Aadhaar Act was ‘in pith and substance’ a money bill: Govt to Supreme Court1 min read . Updated: 02 May 2018, 10:43 PM IST
Even though the Aadhaar Act has ancillary provisions, its main objective is the delivery of benefits and services flowing out of the consolidated fund, said the ttorney General K.K. Venugopal
New Delhi: Attorney General K.K. Venugopal told the Supreme Court on Thursday that the Aadhaar Act was “in pith and substance" a money bill.
Defending the introduction of the Aadhaar Act as a money bill, he said, “Even though the Act has ancillary provisions, its main objective is the delivery of benefits and services flowing out of the consolidated fund."
He submitted before a Constitution bench that not a single provision in the Act was unrelated to the main purpose of the Act which was giving subsidies and benefits.
In April 2016, senior Congress leader Jairam Ramesh challenged Aadhaar (Targeted Delivery of Financial and Other Subsidies, Benefits and Services) Act, claiming it to be “unconstitutional" as it was incorrectly introduced as a money bill. This plea is being heard with other challenges against the Aadhaar scheme that the top court is currently hearing.
The Bill was discussed and passed by the Lok Sabha on 11 March last year. It was taken up in the Rajya Sabha on 16 March, where several amendments were made to it. It was returned the same evening to the Lok Sabha, which rejected all the amendments adopted by the Upper House and passed it without any of these changes.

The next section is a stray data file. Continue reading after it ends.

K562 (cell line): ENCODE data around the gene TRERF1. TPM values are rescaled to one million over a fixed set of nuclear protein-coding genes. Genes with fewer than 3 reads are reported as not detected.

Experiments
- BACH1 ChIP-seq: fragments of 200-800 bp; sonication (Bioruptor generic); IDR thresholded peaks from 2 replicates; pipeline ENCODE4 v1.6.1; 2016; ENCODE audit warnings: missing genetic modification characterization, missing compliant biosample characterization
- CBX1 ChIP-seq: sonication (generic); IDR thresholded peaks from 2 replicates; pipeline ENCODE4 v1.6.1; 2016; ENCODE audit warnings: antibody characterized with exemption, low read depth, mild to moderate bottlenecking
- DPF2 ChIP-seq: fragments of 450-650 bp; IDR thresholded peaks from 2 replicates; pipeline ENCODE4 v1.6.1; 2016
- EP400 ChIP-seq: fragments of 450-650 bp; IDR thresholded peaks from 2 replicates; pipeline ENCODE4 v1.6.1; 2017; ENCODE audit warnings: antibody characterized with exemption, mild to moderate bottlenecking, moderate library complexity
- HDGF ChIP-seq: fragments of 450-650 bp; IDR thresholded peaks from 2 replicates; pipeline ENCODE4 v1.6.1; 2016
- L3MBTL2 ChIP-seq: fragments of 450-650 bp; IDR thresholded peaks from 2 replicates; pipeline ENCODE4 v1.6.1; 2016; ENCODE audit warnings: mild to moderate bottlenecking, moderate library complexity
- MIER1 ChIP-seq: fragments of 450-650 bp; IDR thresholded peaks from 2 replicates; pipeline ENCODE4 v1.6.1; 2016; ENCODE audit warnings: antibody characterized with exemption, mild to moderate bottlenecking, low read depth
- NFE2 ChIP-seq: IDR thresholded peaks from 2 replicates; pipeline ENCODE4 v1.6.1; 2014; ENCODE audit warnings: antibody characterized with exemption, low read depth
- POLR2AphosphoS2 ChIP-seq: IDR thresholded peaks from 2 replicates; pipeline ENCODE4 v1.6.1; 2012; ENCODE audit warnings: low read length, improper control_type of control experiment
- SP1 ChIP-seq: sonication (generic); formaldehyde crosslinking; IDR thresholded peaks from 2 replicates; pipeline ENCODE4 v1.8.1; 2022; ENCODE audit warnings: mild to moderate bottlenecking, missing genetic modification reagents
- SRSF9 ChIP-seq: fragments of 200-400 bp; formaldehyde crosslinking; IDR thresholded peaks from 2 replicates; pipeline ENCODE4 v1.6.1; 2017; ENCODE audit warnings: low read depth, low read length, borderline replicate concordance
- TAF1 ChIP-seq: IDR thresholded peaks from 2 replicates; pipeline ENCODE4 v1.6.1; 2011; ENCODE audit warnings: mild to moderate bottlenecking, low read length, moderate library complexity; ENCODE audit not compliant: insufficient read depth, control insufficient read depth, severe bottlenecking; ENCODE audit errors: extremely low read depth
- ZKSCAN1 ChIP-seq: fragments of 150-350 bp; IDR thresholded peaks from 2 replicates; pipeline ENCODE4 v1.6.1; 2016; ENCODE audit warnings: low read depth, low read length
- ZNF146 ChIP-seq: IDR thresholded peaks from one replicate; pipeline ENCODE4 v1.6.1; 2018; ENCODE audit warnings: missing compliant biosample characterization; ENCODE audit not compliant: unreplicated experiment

On 10 April, Unique Identification Authority of India (UIDAI) told the top court that Aadhaar would help prevent duplication of PAN cards by linking databases.
Curbing terrorism, money laundering, black money and delivery of subsidies and benefits have been listed by the Centre as “legitimate state interests" in rolling out Aadhaar.
It has also been reiterated that the agency was in line with the court’s ruling holding privacy to be a fundamental right under the Constitution and that data collected under it was safe and secure.
The case will continue to be heard on Thursday and the attorney general is likely to conclude his arguments.